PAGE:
|European Ash (Fraxinus excelsior)|
Tourn. ex L.
Ash trees are medium to large trees of the genus fraxinus of the family Oleaceae (Olive-tree like). The family contains between 45 and 65 species. Some of them are evergreen, but most are deciduous. They grow in most parts of the world. The seeds are commonly known as keys in English. They are a type of fruit known as a samara. Most of the ash species have light-green, oval shaped, pinnate leaves. The central stem of the compound leaf has 9 – 13 leaflets (small leaves) in pairs, with one at the tip. There are no stalks to the side leaflets. The leaflets are pointed and toothed, with hairs on the lower surface. The leaves appear relatively late in spring, and are amongst the first to be shed in autumn.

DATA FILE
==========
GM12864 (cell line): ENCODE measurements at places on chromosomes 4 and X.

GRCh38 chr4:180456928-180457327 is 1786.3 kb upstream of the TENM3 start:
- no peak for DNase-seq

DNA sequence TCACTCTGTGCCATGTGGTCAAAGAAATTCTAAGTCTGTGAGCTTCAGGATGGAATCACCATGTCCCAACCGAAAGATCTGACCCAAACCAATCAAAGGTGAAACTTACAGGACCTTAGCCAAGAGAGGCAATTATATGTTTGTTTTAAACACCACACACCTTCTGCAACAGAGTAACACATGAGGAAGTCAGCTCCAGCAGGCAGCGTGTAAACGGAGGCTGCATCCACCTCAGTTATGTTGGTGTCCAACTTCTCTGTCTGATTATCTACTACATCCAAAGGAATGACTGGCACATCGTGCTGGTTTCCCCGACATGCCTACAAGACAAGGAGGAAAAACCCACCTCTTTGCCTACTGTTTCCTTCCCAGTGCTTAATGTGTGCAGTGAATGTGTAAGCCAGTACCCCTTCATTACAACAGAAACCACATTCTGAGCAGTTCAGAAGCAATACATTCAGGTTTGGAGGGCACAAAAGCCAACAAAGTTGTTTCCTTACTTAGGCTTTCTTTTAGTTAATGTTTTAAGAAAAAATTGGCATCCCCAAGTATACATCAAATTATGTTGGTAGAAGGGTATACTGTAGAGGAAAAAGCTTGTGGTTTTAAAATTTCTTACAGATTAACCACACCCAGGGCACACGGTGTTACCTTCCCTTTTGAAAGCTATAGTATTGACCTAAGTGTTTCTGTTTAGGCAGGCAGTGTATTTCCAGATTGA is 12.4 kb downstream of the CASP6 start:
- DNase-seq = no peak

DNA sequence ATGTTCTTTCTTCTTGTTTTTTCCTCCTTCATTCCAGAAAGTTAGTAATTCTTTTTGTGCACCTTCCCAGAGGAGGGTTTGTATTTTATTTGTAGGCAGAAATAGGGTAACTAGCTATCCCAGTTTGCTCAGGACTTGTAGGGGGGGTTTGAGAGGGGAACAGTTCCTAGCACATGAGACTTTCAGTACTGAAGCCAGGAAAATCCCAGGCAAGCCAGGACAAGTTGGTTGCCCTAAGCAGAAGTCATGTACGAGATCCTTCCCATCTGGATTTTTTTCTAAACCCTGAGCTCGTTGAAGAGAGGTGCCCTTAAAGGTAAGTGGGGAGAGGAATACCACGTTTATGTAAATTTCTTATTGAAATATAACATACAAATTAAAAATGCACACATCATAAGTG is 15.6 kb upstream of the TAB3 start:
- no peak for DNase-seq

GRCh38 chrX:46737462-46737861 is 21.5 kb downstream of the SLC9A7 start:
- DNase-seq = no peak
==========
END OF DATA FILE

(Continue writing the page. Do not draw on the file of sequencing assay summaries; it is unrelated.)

If they are deciduous they may turn yellow before dropping, sometimes frost may cause them to drop while still green. Ash trees are becoming endangered due to the emerald ash bores.
The buds are black, sooty or velvety in appearance and are sometimes compared to a Bishop’s Mitre in shape.
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